The lawsuit filed by the three men also names Wenner Media, publisher of Rolling Stone, and journalist Sabrina Ruden Erdely, who wrote the piece, titled, “A Rape on Campus.” The men claim they suffered “emotional turmoil” and were unable to focus at work or school after the story appeared.

The November 2014 piece offered details of an alleged 2012 gang rape on campus that a freshman experienced at the Phi Kappa Psi fraternity house.

The three plaintiffs are seeking damages for emotional distress and defamation, according to ABC News.
"Journalists" get put on notice: You can't just make stuff up and get away with it after all...

Listen To The Judge

Send 'em all to jail:
Sullivan warned that the failure to follow his order was serious and the IRS and Justice Department’s excuses for not following his July 1 order were “indefensible, ridiculous, and absurd.” He asked the IRS’ Justice Department lawyer Geoffrey Klimas, “Why didn’t the IRS comply” with his court order and “why shouldn’t the Court hold the Commissioner of the IRS in contempt.” Judge Sullivan referenced his contempt findings against Justice Department prosecutors in the prosecution of late Senator Ted Stevens (R-AK) and reminded the Justice Department attorney he had the ability to detain him for contempt. Warning he would tolerate no further disregard of his orders, Judge Sullivan said, “I will haul into court the IRS Commissioner to hold him personally into contempt.”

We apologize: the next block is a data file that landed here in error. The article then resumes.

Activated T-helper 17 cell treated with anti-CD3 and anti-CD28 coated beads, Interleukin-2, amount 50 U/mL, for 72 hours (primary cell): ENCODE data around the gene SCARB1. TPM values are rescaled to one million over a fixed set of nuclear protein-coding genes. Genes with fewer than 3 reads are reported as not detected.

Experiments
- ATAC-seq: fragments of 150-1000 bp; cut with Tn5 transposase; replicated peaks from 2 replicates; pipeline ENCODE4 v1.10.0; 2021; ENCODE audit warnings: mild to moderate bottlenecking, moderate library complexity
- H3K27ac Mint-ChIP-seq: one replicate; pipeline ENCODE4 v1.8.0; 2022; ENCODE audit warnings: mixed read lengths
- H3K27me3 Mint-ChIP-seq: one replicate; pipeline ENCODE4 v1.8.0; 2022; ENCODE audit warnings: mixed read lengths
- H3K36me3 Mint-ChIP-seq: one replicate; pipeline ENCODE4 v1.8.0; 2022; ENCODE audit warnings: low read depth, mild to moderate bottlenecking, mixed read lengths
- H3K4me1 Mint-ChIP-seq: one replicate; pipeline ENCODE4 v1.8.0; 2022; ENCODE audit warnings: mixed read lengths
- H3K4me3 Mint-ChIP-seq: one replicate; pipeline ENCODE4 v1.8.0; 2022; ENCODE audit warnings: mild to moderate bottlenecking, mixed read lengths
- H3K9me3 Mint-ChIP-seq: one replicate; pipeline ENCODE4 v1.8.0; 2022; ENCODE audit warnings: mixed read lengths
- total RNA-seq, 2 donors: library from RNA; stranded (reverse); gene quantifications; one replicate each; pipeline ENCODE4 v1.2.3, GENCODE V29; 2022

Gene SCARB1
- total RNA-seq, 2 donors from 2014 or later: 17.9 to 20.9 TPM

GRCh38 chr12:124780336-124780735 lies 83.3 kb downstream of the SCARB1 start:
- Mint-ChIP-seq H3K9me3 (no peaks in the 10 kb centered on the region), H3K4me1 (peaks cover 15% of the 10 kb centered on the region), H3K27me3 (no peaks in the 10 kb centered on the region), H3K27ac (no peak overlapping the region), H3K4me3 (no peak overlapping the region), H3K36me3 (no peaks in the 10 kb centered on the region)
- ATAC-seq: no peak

It's only fair. The IRS has been holding the taxpayers in contempt for a long time...

Big Boom Country

You're not just hearing things:
Glen White, a science instructor at Columbia College in Sonora, California, told KBET-TV that the sounds people keep hearing are actually coming from more than 100 miles away at the Hawthorne Army Depot in Hawthorne, Nevada, where obsolete munitions are destroyed every weekday during the very same hours in which Sonora residents have reported hearing them.

But White pointed out another part of the story that seems even more strange: He said that while residents of California’s gold country can hear the booms clearly, residents who live near the site of the explosions don’t hear them at all — because the sound travels over them.